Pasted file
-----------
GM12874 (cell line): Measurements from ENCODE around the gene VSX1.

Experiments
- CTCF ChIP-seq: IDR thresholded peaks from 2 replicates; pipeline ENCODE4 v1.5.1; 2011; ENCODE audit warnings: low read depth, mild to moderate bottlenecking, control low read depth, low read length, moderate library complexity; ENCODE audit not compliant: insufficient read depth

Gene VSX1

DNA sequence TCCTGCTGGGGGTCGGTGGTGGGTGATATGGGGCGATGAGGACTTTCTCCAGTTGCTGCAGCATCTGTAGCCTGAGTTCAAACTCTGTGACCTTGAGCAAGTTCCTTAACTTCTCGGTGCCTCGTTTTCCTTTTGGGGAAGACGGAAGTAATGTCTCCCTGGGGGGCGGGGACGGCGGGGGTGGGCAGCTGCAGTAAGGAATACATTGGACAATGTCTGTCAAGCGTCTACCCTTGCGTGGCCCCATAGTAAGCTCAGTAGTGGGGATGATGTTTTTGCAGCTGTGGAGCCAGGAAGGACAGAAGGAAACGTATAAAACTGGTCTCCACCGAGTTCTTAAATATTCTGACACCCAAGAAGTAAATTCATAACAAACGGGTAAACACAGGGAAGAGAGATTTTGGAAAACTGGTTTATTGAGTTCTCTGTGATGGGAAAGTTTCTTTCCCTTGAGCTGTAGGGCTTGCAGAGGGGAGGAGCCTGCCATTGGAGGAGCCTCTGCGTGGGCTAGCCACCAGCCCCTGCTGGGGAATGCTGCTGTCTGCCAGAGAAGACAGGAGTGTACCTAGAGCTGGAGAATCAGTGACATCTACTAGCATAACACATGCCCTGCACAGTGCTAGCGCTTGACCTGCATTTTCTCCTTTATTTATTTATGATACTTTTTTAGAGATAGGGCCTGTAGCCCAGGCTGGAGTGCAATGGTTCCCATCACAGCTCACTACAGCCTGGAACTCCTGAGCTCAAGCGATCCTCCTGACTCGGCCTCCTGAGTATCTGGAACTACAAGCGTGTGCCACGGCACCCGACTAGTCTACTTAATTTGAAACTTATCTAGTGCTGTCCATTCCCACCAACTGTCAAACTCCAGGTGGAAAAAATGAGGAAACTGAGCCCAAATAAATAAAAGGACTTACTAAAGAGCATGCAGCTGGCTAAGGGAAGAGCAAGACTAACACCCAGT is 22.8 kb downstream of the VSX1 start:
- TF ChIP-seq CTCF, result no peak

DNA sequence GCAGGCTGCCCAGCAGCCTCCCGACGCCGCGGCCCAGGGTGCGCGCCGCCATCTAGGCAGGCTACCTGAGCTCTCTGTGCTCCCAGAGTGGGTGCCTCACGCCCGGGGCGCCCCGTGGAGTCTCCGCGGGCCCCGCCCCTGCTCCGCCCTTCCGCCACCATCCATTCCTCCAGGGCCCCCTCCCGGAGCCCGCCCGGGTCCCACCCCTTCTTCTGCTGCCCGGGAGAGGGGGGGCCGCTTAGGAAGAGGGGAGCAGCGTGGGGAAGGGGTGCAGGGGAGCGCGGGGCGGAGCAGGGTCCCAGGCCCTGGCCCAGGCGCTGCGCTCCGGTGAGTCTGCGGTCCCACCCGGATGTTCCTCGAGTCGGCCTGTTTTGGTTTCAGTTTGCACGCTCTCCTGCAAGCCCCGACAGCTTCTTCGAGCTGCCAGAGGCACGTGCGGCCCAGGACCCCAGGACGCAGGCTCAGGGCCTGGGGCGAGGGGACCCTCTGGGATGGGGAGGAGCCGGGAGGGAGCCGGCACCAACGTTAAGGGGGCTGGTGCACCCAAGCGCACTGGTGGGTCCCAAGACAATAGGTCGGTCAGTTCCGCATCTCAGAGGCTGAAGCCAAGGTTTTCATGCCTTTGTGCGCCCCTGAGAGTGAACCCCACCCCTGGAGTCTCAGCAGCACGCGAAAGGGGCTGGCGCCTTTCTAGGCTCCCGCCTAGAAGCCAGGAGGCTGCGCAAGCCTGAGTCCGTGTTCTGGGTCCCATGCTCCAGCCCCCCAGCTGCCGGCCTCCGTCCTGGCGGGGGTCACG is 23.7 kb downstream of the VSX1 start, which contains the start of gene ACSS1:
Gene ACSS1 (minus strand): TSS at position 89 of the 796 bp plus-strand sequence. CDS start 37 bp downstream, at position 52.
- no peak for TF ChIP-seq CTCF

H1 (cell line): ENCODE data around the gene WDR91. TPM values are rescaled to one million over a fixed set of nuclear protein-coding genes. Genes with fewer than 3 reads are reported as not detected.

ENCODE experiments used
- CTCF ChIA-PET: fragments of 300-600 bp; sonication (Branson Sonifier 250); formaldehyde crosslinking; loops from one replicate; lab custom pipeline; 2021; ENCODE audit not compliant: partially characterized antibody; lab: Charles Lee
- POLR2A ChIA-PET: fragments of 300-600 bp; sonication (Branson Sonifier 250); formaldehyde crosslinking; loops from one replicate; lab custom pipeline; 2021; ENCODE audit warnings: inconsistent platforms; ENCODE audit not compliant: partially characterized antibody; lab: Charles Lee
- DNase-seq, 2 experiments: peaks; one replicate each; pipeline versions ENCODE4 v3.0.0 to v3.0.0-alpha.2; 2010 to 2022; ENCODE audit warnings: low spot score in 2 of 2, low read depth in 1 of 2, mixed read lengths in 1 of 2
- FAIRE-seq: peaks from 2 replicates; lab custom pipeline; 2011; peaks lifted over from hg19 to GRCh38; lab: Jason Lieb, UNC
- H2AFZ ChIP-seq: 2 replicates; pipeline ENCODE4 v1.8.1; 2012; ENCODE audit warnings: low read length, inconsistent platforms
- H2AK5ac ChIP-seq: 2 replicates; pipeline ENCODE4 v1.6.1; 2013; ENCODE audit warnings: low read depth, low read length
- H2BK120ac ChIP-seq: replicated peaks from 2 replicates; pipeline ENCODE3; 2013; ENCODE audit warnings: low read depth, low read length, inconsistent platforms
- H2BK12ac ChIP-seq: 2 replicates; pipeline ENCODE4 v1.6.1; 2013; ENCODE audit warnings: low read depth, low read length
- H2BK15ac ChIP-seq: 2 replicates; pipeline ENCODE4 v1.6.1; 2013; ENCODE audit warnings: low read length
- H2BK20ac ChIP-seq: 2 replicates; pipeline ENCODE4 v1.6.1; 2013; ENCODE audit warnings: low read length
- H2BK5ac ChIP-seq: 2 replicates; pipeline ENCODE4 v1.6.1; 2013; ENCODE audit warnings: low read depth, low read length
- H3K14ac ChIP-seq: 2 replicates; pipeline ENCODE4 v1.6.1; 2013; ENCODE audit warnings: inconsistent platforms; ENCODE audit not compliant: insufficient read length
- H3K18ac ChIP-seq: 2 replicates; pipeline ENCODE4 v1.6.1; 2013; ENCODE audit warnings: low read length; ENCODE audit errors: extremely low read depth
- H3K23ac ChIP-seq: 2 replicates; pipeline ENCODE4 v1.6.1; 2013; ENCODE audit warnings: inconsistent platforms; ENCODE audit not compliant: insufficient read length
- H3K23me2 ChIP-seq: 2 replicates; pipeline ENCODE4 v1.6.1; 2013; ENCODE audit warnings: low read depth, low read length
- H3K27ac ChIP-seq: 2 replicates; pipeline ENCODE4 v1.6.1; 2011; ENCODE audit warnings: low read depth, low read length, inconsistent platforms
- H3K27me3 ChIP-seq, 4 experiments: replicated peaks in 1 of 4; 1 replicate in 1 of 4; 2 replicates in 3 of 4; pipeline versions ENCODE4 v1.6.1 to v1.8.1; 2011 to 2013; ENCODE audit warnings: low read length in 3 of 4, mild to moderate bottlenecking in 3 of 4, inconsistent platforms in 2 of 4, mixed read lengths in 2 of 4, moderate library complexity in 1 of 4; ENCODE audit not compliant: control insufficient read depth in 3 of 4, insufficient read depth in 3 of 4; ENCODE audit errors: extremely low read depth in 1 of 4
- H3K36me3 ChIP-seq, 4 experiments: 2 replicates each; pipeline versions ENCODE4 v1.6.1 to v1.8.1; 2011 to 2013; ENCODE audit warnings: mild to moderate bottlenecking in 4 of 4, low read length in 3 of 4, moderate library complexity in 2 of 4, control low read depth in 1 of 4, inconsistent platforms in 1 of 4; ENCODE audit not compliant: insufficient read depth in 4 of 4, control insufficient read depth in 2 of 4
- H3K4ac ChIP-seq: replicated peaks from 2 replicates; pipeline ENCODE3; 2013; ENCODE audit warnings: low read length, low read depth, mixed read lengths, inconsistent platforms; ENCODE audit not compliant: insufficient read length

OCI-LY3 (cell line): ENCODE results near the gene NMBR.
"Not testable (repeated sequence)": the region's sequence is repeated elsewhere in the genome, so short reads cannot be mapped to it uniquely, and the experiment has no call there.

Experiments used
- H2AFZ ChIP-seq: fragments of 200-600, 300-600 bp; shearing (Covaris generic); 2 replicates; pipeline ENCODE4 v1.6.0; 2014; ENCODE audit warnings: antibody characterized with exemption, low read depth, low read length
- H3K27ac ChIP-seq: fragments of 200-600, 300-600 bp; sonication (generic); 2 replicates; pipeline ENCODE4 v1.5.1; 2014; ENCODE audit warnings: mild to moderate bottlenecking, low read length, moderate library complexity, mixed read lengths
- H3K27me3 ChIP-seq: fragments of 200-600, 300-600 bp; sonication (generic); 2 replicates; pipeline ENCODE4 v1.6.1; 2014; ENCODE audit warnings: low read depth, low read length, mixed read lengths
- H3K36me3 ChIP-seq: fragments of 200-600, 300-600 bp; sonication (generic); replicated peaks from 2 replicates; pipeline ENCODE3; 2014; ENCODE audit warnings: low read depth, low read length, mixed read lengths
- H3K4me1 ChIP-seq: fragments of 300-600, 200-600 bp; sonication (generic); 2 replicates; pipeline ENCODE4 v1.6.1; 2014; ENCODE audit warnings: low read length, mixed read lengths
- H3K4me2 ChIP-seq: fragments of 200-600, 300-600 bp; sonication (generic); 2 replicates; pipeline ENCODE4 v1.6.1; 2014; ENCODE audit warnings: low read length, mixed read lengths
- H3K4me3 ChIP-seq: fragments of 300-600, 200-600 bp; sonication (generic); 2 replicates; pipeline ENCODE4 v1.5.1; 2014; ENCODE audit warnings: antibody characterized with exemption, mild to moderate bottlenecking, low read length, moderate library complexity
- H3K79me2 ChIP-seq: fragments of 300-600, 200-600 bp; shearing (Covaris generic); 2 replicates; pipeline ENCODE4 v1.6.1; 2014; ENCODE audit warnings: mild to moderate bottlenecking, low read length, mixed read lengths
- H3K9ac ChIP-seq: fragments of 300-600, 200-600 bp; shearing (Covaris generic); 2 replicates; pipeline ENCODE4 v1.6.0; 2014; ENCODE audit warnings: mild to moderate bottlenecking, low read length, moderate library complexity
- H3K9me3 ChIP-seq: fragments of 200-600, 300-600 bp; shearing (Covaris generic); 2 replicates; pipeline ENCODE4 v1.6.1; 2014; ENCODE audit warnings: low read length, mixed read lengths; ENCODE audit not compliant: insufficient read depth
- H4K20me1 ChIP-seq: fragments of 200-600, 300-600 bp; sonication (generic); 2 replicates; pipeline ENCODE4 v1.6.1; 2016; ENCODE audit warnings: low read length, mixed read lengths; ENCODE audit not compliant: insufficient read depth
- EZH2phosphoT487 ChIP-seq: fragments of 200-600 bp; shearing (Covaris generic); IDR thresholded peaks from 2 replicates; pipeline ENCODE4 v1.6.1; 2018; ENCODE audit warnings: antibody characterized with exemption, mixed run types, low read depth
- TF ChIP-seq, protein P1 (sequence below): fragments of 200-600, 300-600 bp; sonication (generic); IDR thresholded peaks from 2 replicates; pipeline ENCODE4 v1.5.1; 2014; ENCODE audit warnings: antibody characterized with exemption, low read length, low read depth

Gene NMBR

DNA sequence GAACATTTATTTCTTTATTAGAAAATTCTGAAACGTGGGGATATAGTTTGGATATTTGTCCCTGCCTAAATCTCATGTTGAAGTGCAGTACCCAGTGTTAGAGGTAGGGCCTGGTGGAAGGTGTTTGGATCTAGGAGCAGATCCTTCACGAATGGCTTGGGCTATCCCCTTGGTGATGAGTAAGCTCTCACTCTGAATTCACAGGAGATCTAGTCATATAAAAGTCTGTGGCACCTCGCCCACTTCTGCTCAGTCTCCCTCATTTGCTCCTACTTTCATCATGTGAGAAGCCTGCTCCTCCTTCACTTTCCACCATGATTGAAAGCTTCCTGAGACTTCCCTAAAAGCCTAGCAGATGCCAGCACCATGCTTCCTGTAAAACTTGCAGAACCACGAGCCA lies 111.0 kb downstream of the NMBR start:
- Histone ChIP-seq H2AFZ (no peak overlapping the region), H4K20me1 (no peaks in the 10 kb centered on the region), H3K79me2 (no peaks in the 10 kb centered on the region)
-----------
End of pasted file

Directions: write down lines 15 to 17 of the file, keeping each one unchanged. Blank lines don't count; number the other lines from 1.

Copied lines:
- FAIRE-seq: peaks from 2 replicates; lab custom pipeline; 2011; peaks lifted over from hg19 to GRCh38; lab: Jason Lieb, UNC
- H2AFZ ChIP-seq: 2 replicates; pipeline ENCODE4 v1.8.1; 2012; ENCODE audit warnings: low read length, inconsistent platforms
- H2AK5ac ChIP-seq: 2 replicates; pipeline ENCODE4 v1.6.1; 2013; ENCODE audit warnings: low read depth, low read length